Radio can be an organ for protection of our sovereignty

Dear Editor,

In continuing my letter of February 14 relevant to Word Radio Day, which was celebrated on February 13, 2018, I would like to share a bit more on the impact of radio.

Radio has evolved in our world today, from analog to digital technology. This evolution provides for better frequency tuning and precision. From my own experience, many radio stations hosted DX-ing clubs for short wave radio listeners. These clubs encouraged listeners to provide feedback on broadcast quality and the frequency on which the transmission or rediffusion was received. Some radio stations offered various tokens for feedback accuracy, such as bumper stickers, clothing and other promotional material. In my younger years that exercise was a particularly exciting one. Receiving mail from renowned radio networks generated greater enthusiasm than my routine pen-pal exchanges. That analogous approach has evolved over the years as a consequence of advancement in digital technology.

Local radio has also seen significant improvements over the years. We no longer have unending breaks in transmission. There was a time in Guyana when power outages created unceremonious disruptions to regular programming on the 3- Channel, 2-Station radio network. Today this country boasts close to 20 radio stations, many of which have live streams. Oh, no! The streams I refer to are not water filled creeks. Live streaming is digital broadcasting via the internet. Live streams reach all across the world. When I’m on visits overseas, I can still listen to radio in Guyana instantaneously. Other people can also listen to us, whether they are in the UK, China, South Africa, USA or Australia. So, this is where we need to look at our content.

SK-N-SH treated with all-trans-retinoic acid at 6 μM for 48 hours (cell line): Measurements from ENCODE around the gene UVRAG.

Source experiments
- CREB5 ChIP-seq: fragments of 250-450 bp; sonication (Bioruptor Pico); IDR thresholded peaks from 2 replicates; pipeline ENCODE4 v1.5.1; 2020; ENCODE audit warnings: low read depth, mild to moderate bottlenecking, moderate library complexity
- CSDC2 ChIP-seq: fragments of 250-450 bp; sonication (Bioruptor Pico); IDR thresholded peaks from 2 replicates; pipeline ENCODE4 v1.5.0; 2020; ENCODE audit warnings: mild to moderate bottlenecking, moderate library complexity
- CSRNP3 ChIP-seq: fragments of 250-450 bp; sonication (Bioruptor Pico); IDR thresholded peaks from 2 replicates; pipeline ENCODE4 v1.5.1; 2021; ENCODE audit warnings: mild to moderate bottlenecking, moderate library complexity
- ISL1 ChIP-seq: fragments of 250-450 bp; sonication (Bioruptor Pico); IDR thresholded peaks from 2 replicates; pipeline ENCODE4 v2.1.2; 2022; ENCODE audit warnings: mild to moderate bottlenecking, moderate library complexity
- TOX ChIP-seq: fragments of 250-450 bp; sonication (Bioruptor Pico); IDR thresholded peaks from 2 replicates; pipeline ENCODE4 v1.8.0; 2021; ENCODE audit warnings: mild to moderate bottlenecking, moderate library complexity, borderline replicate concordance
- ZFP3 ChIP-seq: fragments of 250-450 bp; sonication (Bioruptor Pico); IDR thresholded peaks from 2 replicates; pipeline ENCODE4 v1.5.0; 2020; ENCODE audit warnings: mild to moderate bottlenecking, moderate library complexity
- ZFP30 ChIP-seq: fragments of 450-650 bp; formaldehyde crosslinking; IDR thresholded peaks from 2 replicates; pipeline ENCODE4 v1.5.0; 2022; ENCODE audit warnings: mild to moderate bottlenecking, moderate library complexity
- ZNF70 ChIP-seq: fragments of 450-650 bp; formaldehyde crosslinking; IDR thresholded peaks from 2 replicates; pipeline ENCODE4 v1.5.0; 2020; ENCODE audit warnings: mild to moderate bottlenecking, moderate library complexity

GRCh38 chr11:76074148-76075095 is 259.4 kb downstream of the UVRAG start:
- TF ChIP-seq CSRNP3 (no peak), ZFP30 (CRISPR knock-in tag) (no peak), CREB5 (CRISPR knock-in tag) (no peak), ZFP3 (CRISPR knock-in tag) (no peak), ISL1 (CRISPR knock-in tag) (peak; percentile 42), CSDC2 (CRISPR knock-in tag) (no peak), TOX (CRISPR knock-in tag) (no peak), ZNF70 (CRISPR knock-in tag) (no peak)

It is often disturbing to hear non-Guyanese talk, with the accents, or slang coming from the lips of Guyanese announcers. There are exceptions. Those exceptions are non-nationals or naturalized Guyanese who may be making audio presentations. Those persons will obviously still have their native twang or be making linguistic transformation to (Guyanese) English.

I can tune to the VOB in Barbados and know I’m on to a Barbadian radio station, or ISAAC in T&T and know that I’m on to a Trinidadian radio station, but many times when I tune into local stations I wonder if they have relocated to Portmore in Jamaica or Syracuse, New York.

Local radio practitioners should be proud of their native land, native tongue, and strive to give a representation of local content. Maybe this is something the broadcast authority should look at, not as an imposition but as encouragement, to promote Guyana as Guyana for Guyana.

As this country realizes the influx of various nationalities and cultural influences, we can use radio as an effective tool to help preserve our culture, customs, patrimony, and as an organ for protection of our sovereignty.

Yours faithfully,

Orette Cutting

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